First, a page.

• Heritage Action
  • More
  • News Releases posted May 20, 2016 by Theodore R. Bromund, Ph.D. What is "Brexit" and Why Does it Matter?

    On June 23, Great Britain will vote in a nationwide referendum to decide if it wants to remain part of the European Union. If Britain exits – Brexit – it will remain a member of NATO, but it will recover the freedom to make its own trade agreements and write its own laws. President Obama believes that it’s in the interests of the U.S. that Britain stay in the European…

  • Issue Brief posted May 18, 2016 by Theodore R. Bromund, Ph.D. America’s Outdated Europe Policy: In 2017, the Next President Must Adapt to New Reality

    Since the end of World War II, U.S. policy toward Europe has drifted, without deliberate thought, far from its initial premises—while Europe itself has changed beyond recognition. It is time that the U.S. recognized this fact. The incoming President should direct the National Security Council (NSC) to oversee a comprehensive study of U.S. policy toward Europe, a study to…

  • Issue Brief posted May 17, 2016 by Theodore R. Bromund, Ph.D., James M. Roberts, Riddhi Dasgupta, PhD Straight Talk on the ISDS Provisions in the Trans-Pacific Partnership

    The Trans-Pacific Partnership (TPP), an investment and trade agreement signed last February between the U.S. and 11 other Pacific Rim nations, contains enforcement provisions, including an Investor-State Dispute Settlement (ISDS) mechanism, for resolving potential investment disputes related to the agreement. Today, the ISDS system is used widely around the globe to help…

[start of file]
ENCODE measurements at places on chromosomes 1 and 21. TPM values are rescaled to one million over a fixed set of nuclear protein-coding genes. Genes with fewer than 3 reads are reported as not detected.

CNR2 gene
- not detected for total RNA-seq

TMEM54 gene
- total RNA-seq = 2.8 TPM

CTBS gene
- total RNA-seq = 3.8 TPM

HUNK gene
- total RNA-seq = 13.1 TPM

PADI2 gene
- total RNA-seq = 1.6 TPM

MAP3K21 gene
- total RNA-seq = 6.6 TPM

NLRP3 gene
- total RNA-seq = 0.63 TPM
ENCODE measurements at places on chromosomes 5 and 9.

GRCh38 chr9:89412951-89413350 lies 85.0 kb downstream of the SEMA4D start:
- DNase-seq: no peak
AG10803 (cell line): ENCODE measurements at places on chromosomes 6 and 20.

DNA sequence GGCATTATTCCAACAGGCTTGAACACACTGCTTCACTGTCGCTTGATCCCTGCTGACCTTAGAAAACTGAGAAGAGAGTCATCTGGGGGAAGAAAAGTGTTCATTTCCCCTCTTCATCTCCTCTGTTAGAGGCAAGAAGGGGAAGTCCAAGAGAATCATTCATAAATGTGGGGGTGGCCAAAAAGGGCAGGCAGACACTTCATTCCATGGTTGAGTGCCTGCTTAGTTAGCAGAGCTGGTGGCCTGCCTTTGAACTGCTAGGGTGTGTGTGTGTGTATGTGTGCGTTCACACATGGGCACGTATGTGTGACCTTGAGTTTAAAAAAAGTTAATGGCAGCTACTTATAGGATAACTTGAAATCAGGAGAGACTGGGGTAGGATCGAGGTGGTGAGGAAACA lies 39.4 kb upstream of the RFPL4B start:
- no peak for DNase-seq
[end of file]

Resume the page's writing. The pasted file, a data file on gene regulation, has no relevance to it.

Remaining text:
• Issue Brief posted April 27, 2016 by Theodore R. Bromund, Ph.D. Britain at the “Back of the Queue”? Why Obama Is Wrong About Trade and Brexit

    During an April 22 press conference with British Prime Minister David Cameron, President Barack Obama stated that, were Britain to leave the European Union, Britain would end up at the “back of the queue” for a trade deal with the United States. Observers wrongly understood this to mean that the U.S. would not negotiate with Britain until it had completed negotiations…

  • Commentary posted March 29, 2016 by Theodore R. Bromund, Ph.D. Freedom Is in Retreat Under Obama Presidency

    President Barack Obama’s speech in Cuba last week is one of the best he’s made in his seven years in office. Unfortunately, he’s got a terrible record of following through on his words. I don’t think Obama should have gone to Cuba. The U.S. has nothing to gain from an opening to the Castro regime: this isn’t Nixon’s trip to China at the height of the Cold War. Most…